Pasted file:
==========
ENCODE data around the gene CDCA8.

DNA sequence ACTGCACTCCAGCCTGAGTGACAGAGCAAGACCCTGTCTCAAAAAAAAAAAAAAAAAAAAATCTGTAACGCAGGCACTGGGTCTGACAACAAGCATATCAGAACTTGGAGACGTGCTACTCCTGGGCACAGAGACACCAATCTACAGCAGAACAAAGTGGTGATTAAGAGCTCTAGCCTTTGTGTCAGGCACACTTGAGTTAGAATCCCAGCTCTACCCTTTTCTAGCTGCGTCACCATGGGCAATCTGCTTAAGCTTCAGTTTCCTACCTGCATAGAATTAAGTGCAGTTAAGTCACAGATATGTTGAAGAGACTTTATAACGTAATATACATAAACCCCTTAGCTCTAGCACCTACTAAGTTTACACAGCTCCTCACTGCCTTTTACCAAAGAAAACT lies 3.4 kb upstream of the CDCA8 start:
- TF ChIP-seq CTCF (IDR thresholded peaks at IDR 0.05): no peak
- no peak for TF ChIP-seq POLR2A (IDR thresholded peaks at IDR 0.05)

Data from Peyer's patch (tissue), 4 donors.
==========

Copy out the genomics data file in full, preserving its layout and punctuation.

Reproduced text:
ENCODE data around the gene CDCA8.

DNA sequence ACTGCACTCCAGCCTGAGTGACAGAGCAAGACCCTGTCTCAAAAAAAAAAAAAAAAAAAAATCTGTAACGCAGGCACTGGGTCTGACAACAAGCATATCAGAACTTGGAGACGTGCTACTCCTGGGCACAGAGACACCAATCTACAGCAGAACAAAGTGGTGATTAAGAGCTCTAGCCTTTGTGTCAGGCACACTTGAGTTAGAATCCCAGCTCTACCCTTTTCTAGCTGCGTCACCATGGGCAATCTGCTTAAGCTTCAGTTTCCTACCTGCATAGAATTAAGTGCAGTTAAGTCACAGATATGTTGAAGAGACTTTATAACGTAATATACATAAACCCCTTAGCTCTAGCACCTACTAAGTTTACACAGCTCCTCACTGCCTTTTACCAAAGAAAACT lies 3.4 kb upstream of the CDCA8 start:
- TF ChIP-seq CTCF (IDR thresholded peaks at IDR 0.05): no peak
- no peak for TF ChIP-seq POLR2A (IDR thresholded peaks at IDR 0.05)

Data from Peyer's patch (tissue), 4 donors.